Blood tests can be done to look for elevated white blood cell counts, level of particular antibodies, or for reactions with allergen extracts. Blood tests are not 100% reliable and, to get good results, must be done by highly trained lab technicians. Some doctors use these tests, while others prefer not to. The patient will need to have blood drawn for this, which may be a drawback for testing children.
"Scratch" test involves scratching the skin, then dropping liquid allergen on the scratch. It's done on the arm or (for very small children) the back. It seems to hurt a little, but may be scary to little ones. Each slate has up to 6 tests, plus positive (histamine) and negative controls. Bumps/weals for a reaction appear immediately or several minutes later. The patient must remain in the office in case of severe reaction (rare).
A positive reaction is reliable, but a negative reaction may not be; that is, you may be allergic but not react. Skin tests are more reliable for airborne allergies than for foods.
Elimination diets are the only guaranteed way to determine food allergies. The patient goes on a *very* restricted diet, composed only of foods that rarely cause allergy problems. A new food is added each week. If the patient does not have any allergic symptoms to the new food during that week, then it is not considered an allergen. A new food can be added the next week. If the patient has a reaction to the food, the food is considered an allergen and removed from the diet. The patient then goes back to the previous diet until all symptoms are gone for three days; then a new food can be added. This is a very slow way to build up much of a varied diet, but it is certain. In adding foods, you must be careful that it is only one food that is being added. This means no processed foods (may have additives), no pre-packaged foods (may have additives), no seasonings (except salt), etc. This can be very difficult to follow if you eat out for any meals. Generally safe, non-allergenic foods usually include apricots, peaches, pears, beets, sweet potato, rice, distilled or spring water, cane sugar, salt, tapioca, olive oil, lamb and chicken. (Not very exciting..) Your doctor may give a different list, based on your personal situation. It is fairly easy to put a young baby on an elimination diet, but it gets harder as the child gets older. For very young children, this should only be done under a doctor's supervision (unless the child is exclusively breastfed) to ensure a balanced diet.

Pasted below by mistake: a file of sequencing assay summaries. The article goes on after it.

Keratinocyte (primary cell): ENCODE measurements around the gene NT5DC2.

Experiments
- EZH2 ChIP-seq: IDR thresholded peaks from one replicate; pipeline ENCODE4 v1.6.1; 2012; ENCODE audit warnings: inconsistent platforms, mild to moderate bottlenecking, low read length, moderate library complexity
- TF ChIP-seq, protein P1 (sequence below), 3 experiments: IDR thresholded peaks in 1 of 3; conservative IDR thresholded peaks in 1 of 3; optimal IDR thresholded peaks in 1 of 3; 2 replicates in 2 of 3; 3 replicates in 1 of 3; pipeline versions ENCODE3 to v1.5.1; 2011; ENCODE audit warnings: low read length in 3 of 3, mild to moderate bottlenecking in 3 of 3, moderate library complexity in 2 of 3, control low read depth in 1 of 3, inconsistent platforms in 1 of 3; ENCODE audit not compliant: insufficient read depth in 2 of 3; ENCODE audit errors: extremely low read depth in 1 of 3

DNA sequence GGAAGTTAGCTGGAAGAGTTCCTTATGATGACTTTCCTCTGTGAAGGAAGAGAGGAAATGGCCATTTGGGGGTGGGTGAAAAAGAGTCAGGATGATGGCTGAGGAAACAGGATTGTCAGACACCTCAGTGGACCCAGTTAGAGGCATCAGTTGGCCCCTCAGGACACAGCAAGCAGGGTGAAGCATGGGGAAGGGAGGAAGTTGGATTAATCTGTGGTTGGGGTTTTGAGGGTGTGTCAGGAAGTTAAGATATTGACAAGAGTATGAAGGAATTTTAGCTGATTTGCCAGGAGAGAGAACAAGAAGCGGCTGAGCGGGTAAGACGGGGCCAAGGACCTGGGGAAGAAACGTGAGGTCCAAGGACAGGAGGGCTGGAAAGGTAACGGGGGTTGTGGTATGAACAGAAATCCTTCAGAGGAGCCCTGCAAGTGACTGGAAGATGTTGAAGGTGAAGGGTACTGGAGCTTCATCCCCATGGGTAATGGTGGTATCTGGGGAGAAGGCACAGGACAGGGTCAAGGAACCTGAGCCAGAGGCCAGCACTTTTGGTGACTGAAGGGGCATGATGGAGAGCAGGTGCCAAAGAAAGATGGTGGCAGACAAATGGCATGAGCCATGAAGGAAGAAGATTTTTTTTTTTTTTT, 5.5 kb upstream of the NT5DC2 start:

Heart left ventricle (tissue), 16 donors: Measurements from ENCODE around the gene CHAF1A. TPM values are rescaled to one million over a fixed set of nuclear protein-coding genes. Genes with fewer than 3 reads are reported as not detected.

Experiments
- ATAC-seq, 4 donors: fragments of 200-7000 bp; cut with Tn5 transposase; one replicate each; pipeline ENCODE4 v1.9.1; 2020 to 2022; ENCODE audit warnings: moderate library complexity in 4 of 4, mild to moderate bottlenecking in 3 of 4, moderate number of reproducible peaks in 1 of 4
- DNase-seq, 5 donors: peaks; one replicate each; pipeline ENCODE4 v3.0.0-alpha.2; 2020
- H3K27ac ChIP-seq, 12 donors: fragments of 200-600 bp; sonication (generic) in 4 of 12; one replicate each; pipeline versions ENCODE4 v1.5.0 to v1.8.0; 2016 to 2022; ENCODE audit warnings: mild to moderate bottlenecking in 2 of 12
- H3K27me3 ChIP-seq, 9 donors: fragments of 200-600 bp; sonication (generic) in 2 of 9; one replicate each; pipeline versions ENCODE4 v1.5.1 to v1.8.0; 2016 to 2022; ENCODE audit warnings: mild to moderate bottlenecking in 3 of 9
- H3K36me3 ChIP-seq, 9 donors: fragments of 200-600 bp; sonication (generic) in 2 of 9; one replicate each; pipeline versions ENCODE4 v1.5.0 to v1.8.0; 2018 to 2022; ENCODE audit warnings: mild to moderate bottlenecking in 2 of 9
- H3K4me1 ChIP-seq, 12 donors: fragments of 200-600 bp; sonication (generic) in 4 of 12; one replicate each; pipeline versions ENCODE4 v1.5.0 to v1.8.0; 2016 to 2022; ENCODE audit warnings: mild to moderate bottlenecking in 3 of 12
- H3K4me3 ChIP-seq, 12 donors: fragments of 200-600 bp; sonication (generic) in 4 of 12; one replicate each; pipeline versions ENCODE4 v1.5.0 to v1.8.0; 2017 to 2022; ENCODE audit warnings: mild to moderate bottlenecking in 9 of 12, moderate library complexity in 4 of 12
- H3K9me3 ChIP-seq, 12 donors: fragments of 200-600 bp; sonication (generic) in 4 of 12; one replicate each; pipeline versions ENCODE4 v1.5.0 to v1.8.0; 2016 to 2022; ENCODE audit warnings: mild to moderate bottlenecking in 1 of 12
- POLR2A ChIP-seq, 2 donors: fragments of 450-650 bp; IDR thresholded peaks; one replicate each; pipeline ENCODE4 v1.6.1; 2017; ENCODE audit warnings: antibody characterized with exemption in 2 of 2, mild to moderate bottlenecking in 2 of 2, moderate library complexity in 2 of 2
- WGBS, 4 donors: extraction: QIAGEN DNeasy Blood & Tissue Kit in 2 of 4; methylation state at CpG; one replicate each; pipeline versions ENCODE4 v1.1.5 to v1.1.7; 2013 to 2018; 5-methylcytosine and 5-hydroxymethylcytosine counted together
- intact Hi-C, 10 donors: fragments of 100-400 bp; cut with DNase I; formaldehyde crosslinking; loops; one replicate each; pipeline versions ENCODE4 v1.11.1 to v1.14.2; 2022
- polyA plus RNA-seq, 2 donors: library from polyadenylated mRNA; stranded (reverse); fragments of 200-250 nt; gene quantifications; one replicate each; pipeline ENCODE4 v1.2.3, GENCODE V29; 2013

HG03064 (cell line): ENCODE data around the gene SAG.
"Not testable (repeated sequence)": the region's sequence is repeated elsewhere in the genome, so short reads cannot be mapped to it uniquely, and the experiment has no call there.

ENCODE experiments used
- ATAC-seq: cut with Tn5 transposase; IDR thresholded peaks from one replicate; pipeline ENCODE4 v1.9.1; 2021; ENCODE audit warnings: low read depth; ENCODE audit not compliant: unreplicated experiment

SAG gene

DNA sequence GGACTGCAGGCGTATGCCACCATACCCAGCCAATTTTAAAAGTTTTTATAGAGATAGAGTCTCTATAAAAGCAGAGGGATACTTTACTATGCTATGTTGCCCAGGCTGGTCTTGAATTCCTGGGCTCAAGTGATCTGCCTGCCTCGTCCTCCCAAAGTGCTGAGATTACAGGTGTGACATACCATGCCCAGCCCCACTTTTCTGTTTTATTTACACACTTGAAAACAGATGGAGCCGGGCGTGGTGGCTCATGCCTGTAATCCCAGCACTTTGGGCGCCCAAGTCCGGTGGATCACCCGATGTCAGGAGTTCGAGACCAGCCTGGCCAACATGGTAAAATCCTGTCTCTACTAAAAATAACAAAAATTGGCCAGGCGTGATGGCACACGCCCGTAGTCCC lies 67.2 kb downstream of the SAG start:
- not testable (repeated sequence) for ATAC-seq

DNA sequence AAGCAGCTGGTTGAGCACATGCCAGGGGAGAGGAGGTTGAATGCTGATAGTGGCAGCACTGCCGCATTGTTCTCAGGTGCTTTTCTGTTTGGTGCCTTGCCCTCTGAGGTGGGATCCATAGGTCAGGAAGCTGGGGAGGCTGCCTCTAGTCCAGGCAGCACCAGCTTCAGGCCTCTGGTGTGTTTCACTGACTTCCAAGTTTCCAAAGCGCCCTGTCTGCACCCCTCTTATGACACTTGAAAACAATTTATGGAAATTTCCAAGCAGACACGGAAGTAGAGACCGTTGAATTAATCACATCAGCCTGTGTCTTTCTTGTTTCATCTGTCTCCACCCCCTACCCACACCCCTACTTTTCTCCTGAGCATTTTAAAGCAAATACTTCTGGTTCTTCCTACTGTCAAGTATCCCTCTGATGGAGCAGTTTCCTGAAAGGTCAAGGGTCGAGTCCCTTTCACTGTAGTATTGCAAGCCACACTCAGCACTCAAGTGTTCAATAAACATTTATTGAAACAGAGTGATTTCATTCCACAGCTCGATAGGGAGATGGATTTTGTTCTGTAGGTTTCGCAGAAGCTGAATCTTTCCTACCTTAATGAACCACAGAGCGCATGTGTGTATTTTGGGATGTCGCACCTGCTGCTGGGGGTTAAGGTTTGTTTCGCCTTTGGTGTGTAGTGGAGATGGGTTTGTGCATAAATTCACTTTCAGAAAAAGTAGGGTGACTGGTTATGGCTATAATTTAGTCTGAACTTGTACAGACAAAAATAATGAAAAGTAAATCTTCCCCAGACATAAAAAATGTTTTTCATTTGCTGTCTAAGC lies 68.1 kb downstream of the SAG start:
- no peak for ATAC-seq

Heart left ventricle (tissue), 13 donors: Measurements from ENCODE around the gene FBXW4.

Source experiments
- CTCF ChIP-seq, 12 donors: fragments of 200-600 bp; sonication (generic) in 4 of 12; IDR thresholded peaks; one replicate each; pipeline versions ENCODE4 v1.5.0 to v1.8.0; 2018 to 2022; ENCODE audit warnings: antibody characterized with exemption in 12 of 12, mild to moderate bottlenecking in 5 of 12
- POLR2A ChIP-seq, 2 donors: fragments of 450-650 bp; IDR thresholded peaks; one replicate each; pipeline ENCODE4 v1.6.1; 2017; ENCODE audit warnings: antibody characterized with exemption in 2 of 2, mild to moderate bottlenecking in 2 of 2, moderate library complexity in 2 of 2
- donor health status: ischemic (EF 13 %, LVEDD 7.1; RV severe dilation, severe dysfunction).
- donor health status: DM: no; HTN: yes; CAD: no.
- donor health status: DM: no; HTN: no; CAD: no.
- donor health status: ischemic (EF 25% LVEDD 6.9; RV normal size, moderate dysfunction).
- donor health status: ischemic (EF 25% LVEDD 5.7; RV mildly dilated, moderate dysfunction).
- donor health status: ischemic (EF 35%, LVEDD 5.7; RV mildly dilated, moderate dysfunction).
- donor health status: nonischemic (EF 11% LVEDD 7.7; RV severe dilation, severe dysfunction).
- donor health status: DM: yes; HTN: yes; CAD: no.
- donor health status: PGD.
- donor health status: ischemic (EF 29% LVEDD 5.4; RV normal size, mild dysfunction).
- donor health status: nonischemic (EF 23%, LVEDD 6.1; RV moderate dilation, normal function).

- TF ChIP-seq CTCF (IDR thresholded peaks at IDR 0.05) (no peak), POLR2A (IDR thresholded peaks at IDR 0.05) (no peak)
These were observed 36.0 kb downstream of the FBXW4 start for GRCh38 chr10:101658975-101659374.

If the original allergic reaction was moderate or worse, you must challenge test when adding a suspected new food. That is, you start with a pea-sized piece. If no reaction, on day 2 try a 3-pea-sized piece. No reaction, day 3 try a 9-pea-sized piece. Discuss this with your doctor. ALWAYS get instructions beforehand (and medicine, if necessary) on what to do for a severe reaction. If the original reaction was severe, your doctor will want to do this at his office or at the hospital.
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